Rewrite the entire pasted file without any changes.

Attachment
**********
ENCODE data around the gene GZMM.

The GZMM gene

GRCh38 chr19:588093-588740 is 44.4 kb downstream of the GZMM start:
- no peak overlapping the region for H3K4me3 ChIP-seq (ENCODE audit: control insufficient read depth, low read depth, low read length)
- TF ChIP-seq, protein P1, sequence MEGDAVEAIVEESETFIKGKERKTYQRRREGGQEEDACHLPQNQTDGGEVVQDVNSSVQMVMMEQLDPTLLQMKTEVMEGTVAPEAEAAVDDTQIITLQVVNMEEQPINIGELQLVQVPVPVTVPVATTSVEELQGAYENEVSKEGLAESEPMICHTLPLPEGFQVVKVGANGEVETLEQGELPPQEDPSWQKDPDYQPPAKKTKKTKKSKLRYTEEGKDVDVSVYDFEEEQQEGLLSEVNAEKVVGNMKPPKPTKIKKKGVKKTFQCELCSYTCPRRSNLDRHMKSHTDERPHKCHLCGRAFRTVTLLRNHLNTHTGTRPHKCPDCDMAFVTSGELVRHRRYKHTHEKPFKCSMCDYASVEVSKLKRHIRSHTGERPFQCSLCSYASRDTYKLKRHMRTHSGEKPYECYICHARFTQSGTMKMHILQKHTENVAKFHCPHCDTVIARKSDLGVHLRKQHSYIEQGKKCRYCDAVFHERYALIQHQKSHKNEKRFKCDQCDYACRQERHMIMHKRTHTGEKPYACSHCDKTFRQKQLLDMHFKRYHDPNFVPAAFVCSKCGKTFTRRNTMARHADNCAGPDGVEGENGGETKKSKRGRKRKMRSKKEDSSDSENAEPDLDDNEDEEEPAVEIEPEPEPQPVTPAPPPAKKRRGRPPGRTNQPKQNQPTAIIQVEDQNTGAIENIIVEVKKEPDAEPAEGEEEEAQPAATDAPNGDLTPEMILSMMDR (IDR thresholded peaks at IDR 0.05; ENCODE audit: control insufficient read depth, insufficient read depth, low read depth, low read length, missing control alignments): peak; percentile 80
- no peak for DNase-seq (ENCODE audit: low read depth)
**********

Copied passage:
ENCODE data around the gene GZMM.

The GZMM gene

GRCh38 chr19:588093-588740 is 44.4 kb downstream of the GZMM start:
- no peak overlapping the region for H3K4me3 ChIP-seq (ENCODE audit: control insufficient read depth, low read depth, low read length)
- TF ChIP-seq, protein P1, sequence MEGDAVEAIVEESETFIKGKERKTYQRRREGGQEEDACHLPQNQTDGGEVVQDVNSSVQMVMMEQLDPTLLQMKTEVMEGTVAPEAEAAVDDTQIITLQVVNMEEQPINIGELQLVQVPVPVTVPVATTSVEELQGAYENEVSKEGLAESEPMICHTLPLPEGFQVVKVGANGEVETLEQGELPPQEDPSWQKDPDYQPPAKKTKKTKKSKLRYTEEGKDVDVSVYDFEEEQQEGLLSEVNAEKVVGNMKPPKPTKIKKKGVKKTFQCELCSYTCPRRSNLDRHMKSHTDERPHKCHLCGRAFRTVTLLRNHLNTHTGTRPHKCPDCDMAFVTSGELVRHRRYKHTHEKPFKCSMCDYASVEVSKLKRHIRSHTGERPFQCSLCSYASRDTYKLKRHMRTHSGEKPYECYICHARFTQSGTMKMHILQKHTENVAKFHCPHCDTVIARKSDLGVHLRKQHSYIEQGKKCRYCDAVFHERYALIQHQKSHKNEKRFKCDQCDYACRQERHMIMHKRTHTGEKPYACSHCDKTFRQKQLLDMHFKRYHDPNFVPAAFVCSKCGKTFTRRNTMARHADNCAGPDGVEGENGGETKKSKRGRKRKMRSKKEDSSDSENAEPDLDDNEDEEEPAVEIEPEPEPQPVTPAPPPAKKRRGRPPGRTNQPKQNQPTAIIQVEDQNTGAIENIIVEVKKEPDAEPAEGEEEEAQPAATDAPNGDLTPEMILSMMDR (IDR thresholded peaks at IDR 0.05; ENCODE audit: control insufficient read depth, insufficient read depth, low read depth, low read length, missing control alignments): peak; percentile 80
- no peak for DNase-seq (ENCODE audit: low read depth)